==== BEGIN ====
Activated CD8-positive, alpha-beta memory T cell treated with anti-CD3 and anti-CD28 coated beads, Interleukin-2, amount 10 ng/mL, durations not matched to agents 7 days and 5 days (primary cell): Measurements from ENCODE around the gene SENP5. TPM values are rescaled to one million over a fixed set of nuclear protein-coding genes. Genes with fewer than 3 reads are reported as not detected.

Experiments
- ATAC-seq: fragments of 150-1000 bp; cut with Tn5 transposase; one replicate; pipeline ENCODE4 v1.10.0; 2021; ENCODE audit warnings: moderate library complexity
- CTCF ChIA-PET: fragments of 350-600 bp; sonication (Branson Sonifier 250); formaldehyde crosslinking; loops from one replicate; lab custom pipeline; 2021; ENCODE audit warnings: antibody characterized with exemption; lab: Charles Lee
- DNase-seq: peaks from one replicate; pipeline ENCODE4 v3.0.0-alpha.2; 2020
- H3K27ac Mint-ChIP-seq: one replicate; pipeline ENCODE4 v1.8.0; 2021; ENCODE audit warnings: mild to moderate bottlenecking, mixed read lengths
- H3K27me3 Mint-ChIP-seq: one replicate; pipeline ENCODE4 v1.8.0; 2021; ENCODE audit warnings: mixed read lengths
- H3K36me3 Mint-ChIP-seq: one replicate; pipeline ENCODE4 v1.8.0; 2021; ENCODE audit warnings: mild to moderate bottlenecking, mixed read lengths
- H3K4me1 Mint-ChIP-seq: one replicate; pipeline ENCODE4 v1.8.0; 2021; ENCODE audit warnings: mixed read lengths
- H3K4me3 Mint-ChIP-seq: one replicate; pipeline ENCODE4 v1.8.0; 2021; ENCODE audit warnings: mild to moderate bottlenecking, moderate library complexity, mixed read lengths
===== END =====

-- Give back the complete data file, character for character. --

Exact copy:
Activated CD8-positive, alpha-beta memory T cell treated with anti-CD3 and anti-CD28 coated beads, Interleukin-2, amount 10 ng/mL, durations not matched to agents 7 days and 5 days (primary cell): Measurements from ENCODE around the gene SENP5. TPM values are rescaled to one million over a fixed set of nuclear protein-coding genes. Genes with fewer than 3 reads are reported as not detected.

Experiments
- ATAC-seq: fragments of 150-1000 bp; cut with Tn5 transposase; one replicate; pipeline ENCODE4 v1.10.0; 2021; ENCODE audit warnings: moderate library complexity
- CTCF ChIA-PET: fragments of 350-600 bp; sonication (Branson Sonifier 250); formaldehyde crosslinking; loops from one replicate; lab custom pipeline; 2021; ENCODE audit warnings: antibody characterized with exemption; lab: Charles Lee
- DNase-seq: peaks from one replicate; pipeline ENCODE4 v3.0.0-alpha.2; 2020
- H3K27ac Mint-ChIP-seq: one replicate; pipeline ENCODE4 v1.8.0; 2021; ENCODE audit warnings: mild to moderate bottlenecking, mixed read lengths
- H3K27me3 Mint-ChIP-seq: one replicate; pipeline ENCODE4 v1.8.0; 2021; ENCODE audit warnings: mixed read lengths
- H3K36me3 Mint-ChIP-seq: one replicate; pipeline ENCODE4 v1.8.0; 2021; ENCODE audit warnings: mild to moderate bottlenecking, mixed read lengths
- H3K4me1 Mint-ChIP-seq: one replicate; pipeline ENCODE4 v1.8.0; 2021; ENCODE audit warnings: mixed read lengths
- H3K4me3 Mint-ChIP-seq: one replicate; pipeline ENCODE4 v1.8.0; 2021; ENCODE audit warnings: mild to moderate bottlenecking, moderate library complexity, mixed read lengths